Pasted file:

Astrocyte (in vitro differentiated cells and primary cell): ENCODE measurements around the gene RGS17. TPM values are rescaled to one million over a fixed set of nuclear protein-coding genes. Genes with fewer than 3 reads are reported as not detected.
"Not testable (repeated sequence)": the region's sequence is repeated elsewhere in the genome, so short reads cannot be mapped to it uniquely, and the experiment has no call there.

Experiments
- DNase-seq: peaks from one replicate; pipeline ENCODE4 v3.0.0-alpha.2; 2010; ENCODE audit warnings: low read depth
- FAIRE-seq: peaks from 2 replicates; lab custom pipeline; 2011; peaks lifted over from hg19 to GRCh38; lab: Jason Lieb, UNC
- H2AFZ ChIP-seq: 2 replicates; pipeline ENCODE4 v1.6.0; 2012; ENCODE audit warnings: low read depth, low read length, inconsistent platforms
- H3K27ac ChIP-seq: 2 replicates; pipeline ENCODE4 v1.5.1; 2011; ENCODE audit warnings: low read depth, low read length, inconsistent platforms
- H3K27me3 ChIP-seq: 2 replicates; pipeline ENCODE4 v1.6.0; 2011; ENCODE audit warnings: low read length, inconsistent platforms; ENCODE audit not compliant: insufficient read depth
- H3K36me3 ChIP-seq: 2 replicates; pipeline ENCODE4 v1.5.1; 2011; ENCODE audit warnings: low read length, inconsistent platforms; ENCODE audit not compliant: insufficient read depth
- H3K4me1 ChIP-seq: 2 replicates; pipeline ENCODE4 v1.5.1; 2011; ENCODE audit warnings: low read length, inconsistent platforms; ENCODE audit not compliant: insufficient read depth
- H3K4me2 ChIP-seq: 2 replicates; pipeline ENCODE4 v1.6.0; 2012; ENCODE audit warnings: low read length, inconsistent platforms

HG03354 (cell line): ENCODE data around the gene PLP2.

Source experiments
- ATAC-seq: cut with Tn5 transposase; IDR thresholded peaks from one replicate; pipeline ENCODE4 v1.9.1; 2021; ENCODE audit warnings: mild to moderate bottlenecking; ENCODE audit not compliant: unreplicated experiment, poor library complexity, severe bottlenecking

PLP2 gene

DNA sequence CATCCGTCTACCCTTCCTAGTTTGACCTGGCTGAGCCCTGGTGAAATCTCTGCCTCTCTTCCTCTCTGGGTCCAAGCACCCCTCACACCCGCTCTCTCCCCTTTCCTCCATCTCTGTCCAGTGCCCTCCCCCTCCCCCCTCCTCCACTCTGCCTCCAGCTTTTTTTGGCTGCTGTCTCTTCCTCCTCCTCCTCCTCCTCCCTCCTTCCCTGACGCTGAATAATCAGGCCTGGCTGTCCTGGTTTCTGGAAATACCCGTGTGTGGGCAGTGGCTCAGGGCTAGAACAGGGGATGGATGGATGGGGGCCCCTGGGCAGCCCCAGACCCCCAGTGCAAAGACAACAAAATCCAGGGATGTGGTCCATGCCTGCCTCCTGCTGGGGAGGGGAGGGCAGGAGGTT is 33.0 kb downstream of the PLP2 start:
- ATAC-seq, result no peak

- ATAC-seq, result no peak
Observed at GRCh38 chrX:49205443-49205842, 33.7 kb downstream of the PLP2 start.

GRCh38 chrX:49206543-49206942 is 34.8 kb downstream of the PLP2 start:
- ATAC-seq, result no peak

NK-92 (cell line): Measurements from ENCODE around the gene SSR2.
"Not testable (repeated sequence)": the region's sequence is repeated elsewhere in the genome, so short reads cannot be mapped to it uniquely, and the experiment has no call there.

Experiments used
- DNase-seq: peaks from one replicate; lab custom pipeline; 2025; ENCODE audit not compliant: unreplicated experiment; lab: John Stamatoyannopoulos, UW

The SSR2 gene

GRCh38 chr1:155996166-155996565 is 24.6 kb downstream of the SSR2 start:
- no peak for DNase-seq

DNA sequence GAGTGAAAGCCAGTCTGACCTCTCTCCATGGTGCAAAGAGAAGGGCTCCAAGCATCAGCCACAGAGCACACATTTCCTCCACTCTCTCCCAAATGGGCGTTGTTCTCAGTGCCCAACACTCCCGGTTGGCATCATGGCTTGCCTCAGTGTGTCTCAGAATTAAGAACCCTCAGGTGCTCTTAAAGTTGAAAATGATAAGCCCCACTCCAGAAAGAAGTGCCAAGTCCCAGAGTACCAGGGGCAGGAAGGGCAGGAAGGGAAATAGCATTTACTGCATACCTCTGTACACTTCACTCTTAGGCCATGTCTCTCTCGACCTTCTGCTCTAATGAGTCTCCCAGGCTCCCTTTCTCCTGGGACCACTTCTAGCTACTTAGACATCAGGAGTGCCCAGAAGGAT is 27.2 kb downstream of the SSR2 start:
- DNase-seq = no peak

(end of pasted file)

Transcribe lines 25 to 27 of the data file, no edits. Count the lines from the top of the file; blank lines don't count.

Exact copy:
- DNase-seq: peaks from one replicate; lab custom pipeline; 2025; ENCODE audit not compliant: unreplicated experiment; lab: John Stamatoyannopoulos, UW

The SSR2 gene

GRCh38 chr1:155996166-155996565 is 24.6 kb downstream of the SSR2 start: